Donor pool for pancreas transplantation grows with cardiac death donors

Reuters Health Information: Donor pool for pancreas transplantation grows with cardiac death donors

Donor pool for pancreas transplantation grows with cardiac death donors

Last Updated: 2016-03-30

By Marilynn Larkin

NEW YORK (Reuters Health) - Donation after cardiac death (DCD) is a "viable alternative" to donation after brain death (DBD) for pancreas transplantation, researchers from Australia report.

Pancreas transplantation is "the gold standard for the treatment of type 1 diabetes because it results in a long-term, insulin-independent, normoglycemic state," according to the researchers. Yet patients with diabetes on the transplant list have a two-year waitlist mortality of 17% and a three-year waitlist mortality of 27%, in part because of the scarcity of donors. To increase the potential donor pool, which is made up largely of DBD, DCDs are increasingly being used.

To compare recipient outcomes from DCD versus DBD donors, the researchers undertook a systematic review and meta-analysis by searching several large databases for studies reporting the outcomes of DCD pancreas transplants. They identified 18 studies, eight of which included a DBD comparison group comprising 23,609 transplant recipients.

There was no significant difference in allograft survival up to 10 years (hazard ratio 0.98) or patient survival (HR 1.31) between DCD and DBD pancreas transplants, the authors reported in an article online March 4 in Transplantation.

The estimated odds of graft thrombosis came to 1.67 times higher in DCD organs; however, a subgroup analysis found thrombosis was not higher in recipients whose DCD donors were given antemortem heparin.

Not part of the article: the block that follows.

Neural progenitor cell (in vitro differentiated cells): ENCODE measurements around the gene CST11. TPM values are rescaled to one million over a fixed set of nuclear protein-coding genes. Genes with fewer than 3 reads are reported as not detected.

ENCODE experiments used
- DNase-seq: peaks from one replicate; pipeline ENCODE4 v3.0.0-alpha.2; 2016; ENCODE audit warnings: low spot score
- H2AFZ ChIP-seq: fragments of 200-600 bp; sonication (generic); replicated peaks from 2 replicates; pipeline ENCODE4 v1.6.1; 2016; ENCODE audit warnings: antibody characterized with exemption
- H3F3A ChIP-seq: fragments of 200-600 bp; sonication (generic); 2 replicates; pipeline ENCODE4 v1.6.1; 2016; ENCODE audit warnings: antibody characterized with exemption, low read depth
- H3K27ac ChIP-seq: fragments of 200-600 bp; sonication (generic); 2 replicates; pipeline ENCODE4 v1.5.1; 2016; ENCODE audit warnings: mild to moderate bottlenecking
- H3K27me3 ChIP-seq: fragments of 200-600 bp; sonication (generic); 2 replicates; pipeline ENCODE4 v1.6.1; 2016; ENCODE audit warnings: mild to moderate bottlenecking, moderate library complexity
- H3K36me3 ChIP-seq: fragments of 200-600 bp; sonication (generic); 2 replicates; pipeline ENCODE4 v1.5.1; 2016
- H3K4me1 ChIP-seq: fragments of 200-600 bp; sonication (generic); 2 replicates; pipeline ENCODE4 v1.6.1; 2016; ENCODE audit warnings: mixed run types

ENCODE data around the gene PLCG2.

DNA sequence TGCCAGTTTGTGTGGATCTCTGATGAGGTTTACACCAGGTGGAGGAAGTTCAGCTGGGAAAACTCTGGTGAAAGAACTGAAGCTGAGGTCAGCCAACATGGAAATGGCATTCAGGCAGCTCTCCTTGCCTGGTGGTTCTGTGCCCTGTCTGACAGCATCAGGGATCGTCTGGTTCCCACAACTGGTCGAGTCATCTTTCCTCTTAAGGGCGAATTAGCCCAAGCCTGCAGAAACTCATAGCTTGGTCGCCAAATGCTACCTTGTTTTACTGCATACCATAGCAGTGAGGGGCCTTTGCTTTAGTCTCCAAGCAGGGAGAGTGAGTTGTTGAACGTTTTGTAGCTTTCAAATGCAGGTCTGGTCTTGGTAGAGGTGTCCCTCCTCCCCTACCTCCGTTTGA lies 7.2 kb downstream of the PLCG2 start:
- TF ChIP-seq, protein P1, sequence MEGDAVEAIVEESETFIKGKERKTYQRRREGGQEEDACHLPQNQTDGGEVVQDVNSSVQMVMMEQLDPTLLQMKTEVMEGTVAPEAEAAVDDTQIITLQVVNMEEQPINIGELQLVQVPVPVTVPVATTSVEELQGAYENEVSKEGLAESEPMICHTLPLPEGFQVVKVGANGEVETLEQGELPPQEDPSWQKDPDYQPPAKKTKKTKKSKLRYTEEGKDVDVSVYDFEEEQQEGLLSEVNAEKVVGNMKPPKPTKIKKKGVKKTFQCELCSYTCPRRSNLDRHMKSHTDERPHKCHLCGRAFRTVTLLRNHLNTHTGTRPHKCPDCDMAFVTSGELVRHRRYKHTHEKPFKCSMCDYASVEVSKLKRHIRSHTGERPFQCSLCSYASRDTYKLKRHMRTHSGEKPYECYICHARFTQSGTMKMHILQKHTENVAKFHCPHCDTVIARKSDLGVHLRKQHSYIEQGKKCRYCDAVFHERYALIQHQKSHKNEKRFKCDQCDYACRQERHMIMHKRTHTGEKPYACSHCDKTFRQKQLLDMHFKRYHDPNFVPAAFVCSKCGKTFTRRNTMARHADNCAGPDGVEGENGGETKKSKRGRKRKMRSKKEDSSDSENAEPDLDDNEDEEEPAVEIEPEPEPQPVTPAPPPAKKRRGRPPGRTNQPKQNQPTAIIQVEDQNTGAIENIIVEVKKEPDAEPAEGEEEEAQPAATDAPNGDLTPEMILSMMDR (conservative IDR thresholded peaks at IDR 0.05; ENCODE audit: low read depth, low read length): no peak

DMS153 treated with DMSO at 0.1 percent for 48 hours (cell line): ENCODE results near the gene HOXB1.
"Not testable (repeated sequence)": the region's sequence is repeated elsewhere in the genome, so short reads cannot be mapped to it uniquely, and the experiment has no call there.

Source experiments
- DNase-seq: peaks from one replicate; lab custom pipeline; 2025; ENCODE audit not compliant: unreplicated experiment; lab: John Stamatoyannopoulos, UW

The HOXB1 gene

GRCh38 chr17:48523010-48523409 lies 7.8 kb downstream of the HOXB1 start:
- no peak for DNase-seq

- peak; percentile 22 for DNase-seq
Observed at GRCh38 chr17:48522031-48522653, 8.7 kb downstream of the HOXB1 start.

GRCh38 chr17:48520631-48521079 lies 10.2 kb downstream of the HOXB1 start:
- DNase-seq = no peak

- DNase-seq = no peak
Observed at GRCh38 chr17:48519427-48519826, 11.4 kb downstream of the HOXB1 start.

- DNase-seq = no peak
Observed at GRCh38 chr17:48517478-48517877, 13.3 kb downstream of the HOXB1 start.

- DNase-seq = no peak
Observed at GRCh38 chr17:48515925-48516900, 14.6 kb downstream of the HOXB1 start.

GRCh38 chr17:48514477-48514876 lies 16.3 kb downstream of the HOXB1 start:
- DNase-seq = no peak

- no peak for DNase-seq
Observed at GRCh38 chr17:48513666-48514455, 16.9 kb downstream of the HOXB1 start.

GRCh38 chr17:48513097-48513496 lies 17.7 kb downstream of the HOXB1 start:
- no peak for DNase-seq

The study authors concluded that "using current DCD criteria, pancreas transplantation is a viable alternative to DBD transplantation, and antemortem interventions including heparinization may be beneficial."

Senior author Dr. Wayne Hawthorne of the Centre for Transplant and Renal Research at Westmead Millennium Institute in New South Wales, told Reuters Health by email that the Australian government recently implemented an organ donor awareness campaign that also increased potential organ donation utilization rates.

As a result of these efforts, "there has been a significant increase in the number of DCD organs for transplantation," Dr. Hawthorne said. "Our Simultaneous Pancreas and Kidney (SPK) Transplant program had not previously utilized DCD for SPK transplants and so we wanted to ensure that we investigated this before we commenced using DCD pancreases, as we were concerned they may have an effect on our transplant outcomes."

"We had read that some large studies comparing pancreas transplants from DCD and DBD donors demonstrated similar patient survival and allograft survival across these groups and similar rates of allograft survival at 10 years. But we wanted to ensure that we had reviewed all the data before embarking on a clinical program utilizing DCD for SPK transplants," he said.

Dr. Hawthorne added, "Our study clearly shows that DCD pancreas transplantation is a feasible option . . . for SPK transplants (and) can widen potential access to more donor organs for transplants, which is fantastic for patients on the waiting list. Future studies will assist in clarifying means of optimizing more positive outcomes from this type of donor, such as further investigating selection criteria such as age and the use of antemortem heparin."

Dr. David Sutherland, of the University of Minnesota in Minneapolis and a pioneer in pancreas transplantation, congratulated the study authors on a "thorough review" and for "sorting out the nuances that affect pancreas graft survival from DCD donors," and noted that "the finding that antemortem heparin administration reduces the pancreas transplant thrombosis rate in grafts from DCD donors is very important."

"I think the article will stimulate an increase in use of DCD donors for pancreas transplantation, given the good outcomes," Dr. Sutherland concluded.

The Westmead Medical Research Foundation supported this research. The authors made no disclosures.


Transplantation 2016.

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